On March 22-23, 2023, Matt Ricketts of Triple R Bar S Consulting in collaboration with Vern and Ford Smith of Regenerative Land Solutions hosted a workshop

Is It Possible for A Cattle Ranch To Be Economically and Environmentally Sustainable? Matt Ricketts Thinks So

Matt Ricketts of Triple R Bar S Consulting at TomKat Ranch

On March 22-23, 2023, Matt Ricketts of Triple R Bar S Consulting in collaboration with Vern and Ford Smith of Regenerative Land Solutions hosted a workshop (and masterclass!) at TomKat Ranch. Participants included ranchers, scientists, agency and land trust staff. The invitation: Come share ideas and discuss important questions about how to build resilience for California ranchlands. Over thirty people gathered to explore questions relevant to holistic land management, such as:

  • How do we know if our land is healthy? What signs do we look for? How can we improve? What are the steps?
  • What are the plants telling us about the underlying health of the land and the soil?
  • What is the connection between animal health and grassland nutrition? What plants provide what nutrients? Are the weeds really weeds or can they be healthy food for livestock? Do our livestock fit our forage quality?

We were introduced to Matt Ricketts by a friend who sent a video of Matt speaking to a group of ranchers in Montana. Our Land & Livestock team watched the video twice—and some parts several times—to take note of specific information on grasses & forbes, invasives & natives, the phenology of plants, drought, weed resistance, how different plants interact with soil, weather, grazing, and more.

Intrigued, we invited Matt to California to share his 40 years of experience as a land management and ranching consultant—built on a family ranching legacy that spans five generations—and engage in discussions about the ecosystems and landscapes we manage.

Together, we walked the land and shared observations and perspectives that will enable us all to be better stewards of these complex ecosystems. Thanks to Matt and his collaborators, we have many new insights to broaden our view of the “whole.”

One foundational insight (and a perpetual reminder for stewards everywhere) is the importance of understanding your ecological context. Ecosystems (or “ecological systems”) are made up of various “parts” of an interconnected “whole.” The biological community that makes up an ecosystem—single-celled microorganisms, plants, trees, and animals (including humans)—is ever-changing. The basic idea of holism is that the whole is greater than the sum of its parts. The dynamic, complex relationships between individuals within a system, and the properties that emerge as a result of their interconnection, are the foundation of life on Earth. No one ‘thing’ can exist solely on its own.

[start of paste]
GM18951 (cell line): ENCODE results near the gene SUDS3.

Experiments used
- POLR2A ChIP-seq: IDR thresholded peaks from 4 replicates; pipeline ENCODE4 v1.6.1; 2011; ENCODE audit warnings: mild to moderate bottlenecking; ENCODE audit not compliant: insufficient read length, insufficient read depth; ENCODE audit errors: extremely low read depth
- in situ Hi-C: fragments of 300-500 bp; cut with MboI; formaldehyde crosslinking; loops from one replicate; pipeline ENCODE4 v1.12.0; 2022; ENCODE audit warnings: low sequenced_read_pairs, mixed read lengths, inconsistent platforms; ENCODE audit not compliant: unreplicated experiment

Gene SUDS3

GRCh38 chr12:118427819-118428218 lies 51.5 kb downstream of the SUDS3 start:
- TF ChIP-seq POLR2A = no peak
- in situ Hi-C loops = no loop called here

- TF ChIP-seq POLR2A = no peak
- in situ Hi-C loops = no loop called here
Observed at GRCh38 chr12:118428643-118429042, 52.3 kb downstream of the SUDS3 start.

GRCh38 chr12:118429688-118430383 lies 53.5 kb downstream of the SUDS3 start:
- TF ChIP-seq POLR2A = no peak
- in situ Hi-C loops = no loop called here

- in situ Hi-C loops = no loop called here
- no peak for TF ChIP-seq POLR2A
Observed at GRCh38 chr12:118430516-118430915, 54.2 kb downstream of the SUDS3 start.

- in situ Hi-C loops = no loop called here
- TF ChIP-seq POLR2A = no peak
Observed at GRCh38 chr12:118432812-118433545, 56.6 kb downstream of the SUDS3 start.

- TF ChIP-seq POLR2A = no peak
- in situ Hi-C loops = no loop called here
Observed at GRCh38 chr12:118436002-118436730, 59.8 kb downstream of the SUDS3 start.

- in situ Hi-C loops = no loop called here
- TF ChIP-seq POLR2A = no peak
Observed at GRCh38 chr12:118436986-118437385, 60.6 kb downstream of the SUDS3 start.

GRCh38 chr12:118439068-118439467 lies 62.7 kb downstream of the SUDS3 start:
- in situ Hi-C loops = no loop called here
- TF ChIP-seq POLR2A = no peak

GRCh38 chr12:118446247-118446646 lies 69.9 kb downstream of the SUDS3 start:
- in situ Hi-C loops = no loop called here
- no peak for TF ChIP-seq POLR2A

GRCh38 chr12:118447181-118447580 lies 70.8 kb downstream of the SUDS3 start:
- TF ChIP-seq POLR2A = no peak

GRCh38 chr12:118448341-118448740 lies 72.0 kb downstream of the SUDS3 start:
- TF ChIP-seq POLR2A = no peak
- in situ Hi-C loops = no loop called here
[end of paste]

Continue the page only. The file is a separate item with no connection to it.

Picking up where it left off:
In a regenerative context, where the aim is to create conditions for ecological, economic, and social resilience, it is critically important to develop knowledge and skills for managing complex systems holistically. For regenerative ranchers, we must become “systems thinkers” to understand the ecosystems and landscapes we manage: understand the micro (plants, microbes, etc.) in order to understand the macro, and vice versa. While this can sound a bit theoretical, it is quite tangible and actionable; see the Savory Institute’s new animated short (~3 minutes).

Though pastures may look like one big carpet of green to non-ranchers, to the TomKat Ranch team who works on the land every day, we see a diverse and ever-changing community of life. To manage the landscape in a way that increases resilience—including creating an effective grazing plan—it is imperative that we understand the plants that live here. This inherently means understanding a multitude of dynamic relationships: the interactions between different plants at different times of year, the energy they receive from the sun, the nourishment they receive from the soil and rain, the impact of humans and animals. There is so much to learn!

In that spirit, prior to the workshop, Matt spent a day on the land with our team observing what was growing in the fields and hills. Matt emphasized the need for a rigorous, ranch-wide forage inventory: regular monitoring of plant density, variety, health, and stature at holistically selected sites across the ranch. Matt’s approach to forage monitoring offers a nuanced addition to our current vegetation monitoring as it relates to grazing planning and livestock nutrition.

We learned that by analyzing the dry weight of forage ‘clippings’ gathered from monitoring sites, it is possible to improve the accuracy of our livestock stocking rate. How? By developing an understanding of: 1) what types of plants are growing, 2) how many of these different types of plants are growing, 3) where they are growing, 4) when they are growing, and 5) why they are growing. Simply, by attuning to the landscape.

Regular forage inventories in addition to careful observation and ecological data such as soil type, slope, and aspect, empower land managers to understand the landscape in a deeper manner. With this deeper understanding, we improve our ability to have animals in the right place, at the right time, for the right reasons.

Coming away from the event, we realized Matt’s visit invited us into a new mindset. While we are still excited about our successes with the expansion of perennial grassesand their benefits to the ranch, we are now looking at the full range of beneficial species. By better understanding our mosaic of diverse plants and their symbiotic relationships, we can better address the whole of our ecological systems. And when we understand and address the whole, we become better regenerative stewards and assure a lasting legacy for future generations.